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Photos of pulsar seen as boon in studying star life cycles

The ability to photograph a second pulsar with optical telescopes may lead to a better understanding of the life cycle of stars. The pulsar, about 150,000 light years from Earth, was discovered through X-ray transmissions, then photographed in August, Carl Pennypacker, an astronomer at the University of California, said Tuesday. It has been difficult to study these distant ojects optically.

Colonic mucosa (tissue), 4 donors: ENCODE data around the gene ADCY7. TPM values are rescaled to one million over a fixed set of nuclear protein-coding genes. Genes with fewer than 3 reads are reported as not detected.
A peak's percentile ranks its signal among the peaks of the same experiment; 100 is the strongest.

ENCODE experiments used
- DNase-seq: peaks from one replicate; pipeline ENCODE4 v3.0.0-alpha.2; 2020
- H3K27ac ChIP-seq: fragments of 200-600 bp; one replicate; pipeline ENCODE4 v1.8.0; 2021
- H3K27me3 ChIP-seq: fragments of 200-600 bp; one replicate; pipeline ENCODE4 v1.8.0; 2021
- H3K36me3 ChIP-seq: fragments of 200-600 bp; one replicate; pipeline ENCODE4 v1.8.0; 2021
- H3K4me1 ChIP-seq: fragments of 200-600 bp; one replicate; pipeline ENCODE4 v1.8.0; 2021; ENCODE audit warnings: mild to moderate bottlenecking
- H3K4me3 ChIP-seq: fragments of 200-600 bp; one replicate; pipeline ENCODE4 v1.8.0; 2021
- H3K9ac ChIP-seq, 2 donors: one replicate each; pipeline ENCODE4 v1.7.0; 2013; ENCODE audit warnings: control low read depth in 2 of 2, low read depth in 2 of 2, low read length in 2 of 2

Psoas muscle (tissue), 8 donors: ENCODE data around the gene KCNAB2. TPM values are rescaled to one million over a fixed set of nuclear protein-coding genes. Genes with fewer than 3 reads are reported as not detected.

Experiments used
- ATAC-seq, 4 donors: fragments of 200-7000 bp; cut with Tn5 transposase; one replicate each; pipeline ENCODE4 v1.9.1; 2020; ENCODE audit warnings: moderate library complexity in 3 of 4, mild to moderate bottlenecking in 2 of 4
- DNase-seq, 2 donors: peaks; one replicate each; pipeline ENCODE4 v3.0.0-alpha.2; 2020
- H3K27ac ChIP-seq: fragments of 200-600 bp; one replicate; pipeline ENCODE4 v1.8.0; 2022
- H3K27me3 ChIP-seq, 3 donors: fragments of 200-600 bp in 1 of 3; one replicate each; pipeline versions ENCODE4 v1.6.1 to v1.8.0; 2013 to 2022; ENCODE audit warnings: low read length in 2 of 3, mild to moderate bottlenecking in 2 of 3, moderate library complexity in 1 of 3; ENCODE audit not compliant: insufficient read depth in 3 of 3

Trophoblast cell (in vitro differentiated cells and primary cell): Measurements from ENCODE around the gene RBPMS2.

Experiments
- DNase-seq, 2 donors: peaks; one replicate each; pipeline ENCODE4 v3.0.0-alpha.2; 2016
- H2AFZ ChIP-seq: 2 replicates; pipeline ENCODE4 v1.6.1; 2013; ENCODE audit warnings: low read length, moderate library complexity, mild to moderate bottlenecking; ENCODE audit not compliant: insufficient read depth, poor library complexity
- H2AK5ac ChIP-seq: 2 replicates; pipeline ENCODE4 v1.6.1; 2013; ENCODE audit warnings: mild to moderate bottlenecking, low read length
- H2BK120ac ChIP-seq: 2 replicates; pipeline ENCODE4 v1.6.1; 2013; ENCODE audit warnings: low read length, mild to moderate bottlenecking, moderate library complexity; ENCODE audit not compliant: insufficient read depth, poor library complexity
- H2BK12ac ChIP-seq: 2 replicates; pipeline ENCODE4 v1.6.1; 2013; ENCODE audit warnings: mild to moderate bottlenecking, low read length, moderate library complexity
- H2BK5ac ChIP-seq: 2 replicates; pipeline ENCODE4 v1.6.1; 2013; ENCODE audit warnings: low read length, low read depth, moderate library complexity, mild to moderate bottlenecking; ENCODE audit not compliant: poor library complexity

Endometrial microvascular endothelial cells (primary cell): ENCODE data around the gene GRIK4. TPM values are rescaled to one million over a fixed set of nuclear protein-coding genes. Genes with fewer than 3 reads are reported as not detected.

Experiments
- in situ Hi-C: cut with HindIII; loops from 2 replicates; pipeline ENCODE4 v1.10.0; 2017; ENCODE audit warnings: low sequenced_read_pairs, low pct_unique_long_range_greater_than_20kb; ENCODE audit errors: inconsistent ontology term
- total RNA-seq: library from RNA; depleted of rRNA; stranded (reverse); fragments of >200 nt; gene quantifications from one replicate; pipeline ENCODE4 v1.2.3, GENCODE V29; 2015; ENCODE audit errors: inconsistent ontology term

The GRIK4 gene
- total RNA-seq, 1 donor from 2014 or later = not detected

A pulsar is the remains of a star that has exploded, leaving a dense, spinning object with an exceedingly strong magnetic field that beams regular pulses of light and radio waves.

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